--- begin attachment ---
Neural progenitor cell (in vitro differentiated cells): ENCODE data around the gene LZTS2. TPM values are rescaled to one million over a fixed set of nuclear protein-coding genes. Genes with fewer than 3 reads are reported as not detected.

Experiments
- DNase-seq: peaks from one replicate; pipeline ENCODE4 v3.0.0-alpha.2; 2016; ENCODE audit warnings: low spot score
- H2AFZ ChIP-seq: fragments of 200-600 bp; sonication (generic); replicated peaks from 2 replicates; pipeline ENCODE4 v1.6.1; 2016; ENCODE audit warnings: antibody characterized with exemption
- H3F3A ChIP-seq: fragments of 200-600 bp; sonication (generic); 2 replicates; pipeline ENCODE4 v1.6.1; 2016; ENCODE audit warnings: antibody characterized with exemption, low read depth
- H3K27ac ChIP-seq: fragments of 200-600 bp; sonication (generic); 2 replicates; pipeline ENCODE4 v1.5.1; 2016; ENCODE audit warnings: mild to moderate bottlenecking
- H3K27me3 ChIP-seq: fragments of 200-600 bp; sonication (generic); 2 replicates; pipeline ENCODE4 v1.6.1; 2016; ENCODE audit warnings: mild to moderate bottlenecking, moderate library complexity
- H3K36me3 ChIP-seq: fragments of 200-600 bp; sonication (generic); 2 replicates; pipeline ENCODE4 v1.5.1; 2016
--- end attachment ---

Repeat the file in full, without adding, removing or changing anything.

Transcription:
Neural progenitor cell (in vitro differentiated cells): ENCODE data around the gene LZTS2. TPM values are rescaled to one million over a fixed set of nuclear protein-coding genes. Genes with fewer than 3 reads are reported as not detected.

Experiments
- DNase-seq: peaks from one replicate; pipeline ENCODE4 v3.0.0-alpha.2; 2016; ENCODE audit warnings: low spot score
- H2AFZ ChIP-seq: fragments of 200-600 bp; sonication (generic); replicated peaks from 2 replicates; pipeline ENCODE4 v1.6.1; 2016; ENCODE audit warnings: antibody characterized with exemption
- H3F3A ChIP-seq: fragments of 200-600 bp; sonication (generic); 2 replicates; pipeline ENCODE4 v1.6.1; 2016; ENCODE audit warnings: antibody characterized with exemption, low read depth
- H3K27ac ChIP-seq: fragments of 200-600 bp; sonication (generic); 2 replicates; pipeline ENCODE4 v1.5.1; 2016; ENCODE audit warnings: mild to moderate bottlenecking
- H3K27me3 ChIP-seq: fragments of 200-600 bp; sonication (generic); 2 replicates; pipeline ENCODE4 v1.6.1; 2016; ENCODE audit warnings: mild to moderate bottlenecking, moderate library complexity
- H3K36me3 ChIP-seq: fragments of 200-600 bp; sonication (generic); 2 replicates; pipeline ENCODE4 v1.5.1; 2016